Skeptics with a K: Episode #141


Exploding viruses, bad luck, zapping blood and the Emperor’s New Music Player. Plus obese mice, broken phones, stool transplants and the importance of back-ups. Pouring over hard work, it’s Skeptics with a K.

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  1. #1 by Phil on February 22, 2015 - 17:38

    As always your shows are interesting and quite often informative.
    When talking about the new music player, were you confusing sampling rates with the frequency of the notes in the music? My impression was that you think they are interchangeable. We can hear frequencies in the 20hz to 20000hz range. If the note being recorded is outside that range it matters not if you are sampling at 44000hz or 190000hz it still won’t be heard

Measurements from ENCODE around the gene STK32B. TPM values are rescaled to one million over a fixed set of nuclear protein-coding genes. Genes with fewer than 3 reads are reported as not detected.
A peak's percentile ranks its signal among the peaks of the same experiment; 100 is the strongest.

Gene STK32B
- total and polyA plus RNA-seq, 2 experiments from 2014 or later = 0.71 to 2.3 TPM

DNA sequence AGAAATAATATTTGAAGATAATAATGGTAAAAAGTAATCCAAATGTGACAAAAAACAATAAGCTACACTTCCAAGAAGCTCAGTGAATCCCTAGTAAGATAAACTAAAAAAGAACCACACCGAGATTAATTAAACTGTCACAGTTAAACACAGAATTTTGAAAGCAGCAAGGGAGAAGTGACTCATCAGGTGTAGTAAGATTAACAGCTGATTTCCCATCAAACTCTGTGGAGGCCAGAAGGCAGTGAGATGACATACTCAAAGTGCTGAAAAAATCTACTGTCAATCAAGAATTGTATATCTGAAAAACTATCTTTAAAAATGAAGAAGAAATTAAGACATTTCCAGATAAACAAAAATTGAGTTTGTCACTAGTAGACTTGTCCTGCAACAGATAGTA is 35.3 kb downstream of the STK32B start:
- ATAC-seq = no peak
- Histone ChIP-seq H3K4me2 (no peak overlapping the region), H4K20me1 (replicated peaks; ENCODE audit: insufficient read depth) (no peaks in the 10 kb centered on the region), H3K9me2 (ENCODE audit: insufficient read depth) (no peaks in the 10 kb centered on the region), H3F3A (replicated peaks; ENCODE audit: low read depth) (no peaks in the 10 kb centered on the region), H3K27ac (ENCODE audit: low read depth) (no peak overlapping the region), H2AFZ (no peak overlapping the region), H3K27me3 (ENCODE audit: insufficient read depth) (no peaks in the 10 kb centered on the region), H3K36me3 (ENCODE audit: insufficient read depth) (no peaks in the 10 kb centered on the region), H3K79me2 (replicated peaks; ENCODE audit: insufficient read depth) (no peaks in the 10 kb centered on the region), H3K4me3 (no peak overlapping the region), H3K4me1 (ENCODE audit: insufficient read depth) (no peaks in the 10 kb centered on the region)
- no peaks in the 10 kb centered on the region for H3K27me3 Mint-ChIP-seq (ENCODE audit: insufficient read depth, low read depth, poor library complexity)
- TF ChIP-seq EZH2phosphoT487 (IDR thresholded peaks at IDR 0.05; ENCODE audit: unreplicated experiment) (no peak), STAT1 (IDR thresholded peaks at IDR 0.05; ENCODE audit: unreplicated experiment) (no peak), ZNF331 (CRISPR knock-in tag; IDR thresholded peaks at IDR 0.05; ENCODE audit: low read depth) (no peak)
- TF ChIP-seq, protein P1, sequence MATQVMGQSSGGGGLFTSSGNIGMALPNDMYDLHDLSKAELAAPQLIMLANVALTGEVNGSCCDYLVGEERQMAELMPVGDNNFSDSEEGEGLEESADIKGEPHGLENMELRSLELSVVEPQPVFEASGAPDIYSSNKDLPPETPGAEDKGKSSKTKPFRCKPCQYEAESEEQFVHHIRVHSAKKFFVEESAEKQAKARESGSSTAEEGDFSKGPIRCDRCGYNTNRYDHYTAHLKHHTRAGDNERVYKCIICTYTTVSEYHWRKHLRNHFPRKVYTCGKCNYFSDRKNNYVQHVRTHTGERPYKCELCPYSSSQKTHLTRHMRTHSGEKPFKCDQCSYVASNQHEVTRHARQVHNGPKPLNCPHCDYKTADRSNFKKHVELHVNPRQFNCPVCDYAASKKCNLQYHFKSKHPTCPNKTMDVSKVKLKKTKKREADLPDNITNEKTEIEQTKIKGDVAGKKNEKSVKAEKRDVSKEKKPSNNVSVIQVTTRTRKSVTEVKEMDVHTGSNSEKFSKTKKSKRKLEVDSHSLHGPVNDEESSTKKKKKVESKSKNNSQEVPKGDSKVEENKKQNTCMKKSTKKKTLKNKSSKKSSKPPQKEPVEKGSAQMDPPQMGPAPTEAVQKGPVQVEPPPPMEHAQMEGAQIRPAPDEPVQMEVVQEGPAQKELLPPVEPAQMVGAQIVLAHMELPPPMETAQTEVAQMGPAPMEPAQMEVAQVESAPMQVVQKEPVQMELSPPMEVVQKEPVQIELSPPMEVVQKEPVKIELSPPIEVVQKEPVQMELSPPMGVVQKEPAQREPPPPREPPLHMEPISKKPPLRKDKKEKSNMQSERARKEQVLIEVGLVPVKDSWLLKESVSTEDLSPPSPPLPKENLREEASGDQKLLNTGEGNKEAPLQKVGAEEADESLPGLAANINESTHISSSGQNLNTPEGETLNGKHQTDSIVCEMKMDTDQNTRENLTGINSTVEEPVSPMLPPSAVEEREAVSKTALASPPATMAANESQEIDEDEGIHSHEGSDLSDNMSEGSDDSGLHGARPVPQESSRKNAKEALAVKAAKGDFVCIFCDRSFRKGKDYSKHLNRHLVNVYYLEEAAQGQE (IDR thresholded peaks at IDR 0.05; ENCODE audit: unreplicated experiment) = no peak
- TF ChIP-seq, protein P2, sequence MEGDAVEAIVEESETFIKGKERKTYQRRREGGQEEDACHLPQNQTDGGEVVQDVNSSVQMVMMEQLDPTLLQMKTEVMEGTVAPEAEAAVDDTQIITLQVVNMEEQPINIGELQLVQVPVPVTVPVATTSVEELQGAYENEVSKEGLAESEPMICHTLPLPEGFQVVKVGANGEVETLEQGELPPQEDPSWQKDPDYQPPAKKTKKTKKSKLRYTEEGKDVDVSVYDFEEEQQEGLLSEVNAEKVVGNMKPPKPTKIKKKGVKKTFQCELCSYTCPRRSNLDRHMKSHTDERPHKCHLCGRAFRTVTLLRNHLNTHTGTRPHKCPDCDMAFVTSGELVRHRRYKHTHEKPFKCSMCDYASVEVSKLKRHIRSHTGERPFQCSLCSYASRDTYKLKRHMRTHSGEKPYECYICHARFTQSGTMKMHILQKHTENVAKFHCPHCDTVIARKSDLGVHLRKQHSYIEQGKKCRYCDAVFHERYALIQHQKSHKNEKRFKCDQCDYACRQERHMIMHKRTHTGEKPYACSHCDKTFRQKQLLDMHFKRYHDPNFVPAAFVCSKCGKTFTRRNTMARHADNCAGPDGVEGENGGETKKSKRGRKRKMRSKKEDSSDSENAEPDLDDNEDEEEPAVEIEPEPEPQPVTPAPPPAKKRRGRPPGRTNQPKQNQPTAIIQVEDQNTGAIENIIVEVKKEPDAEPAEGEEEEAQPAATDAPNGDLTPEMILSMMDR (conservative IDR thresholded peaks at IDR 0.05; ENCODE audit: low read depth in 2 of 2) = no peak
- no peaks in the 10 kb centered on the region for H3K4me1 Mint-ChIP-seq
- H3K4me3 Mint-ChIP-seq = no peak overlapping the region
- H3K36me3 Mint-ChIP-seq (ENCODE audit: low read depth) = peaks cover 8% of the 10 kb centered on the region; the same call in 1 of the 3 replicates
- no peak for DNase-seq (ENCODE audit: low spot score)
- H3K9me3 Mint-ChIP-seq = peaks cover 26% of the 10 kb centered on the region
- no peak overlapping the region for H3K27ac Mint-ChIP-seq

2. #2 by Mike on February 22, 2015 - 17:50

    Hi Phil,

    As mentioned on the show, the underlying science here is the Nyquist-Shannon sampling theorem, which states “if a function contains no frequencies higher than B Hz, it is completely determined by giving its ordinates at a series of points spaced 1/(2B) seconds apart.”

    Or, to put it another way, to accurately reproduce frequencies in the human audible range (20Hz – 20kHz), you have to sample the waveform every 1/40000 seconds — aka 40kHz.

    You’re right when you say if the note recorded is outside the range 20Hz – 20kHz then we won’t hear it, no matter the sample rate. However, if your sample rate is < 40kHz, then you start to lose some of those audible frequencies -- because your sampled data is insufficiently granular to accurately reconstruct those frequencies on playback. Does that make sense? Mike

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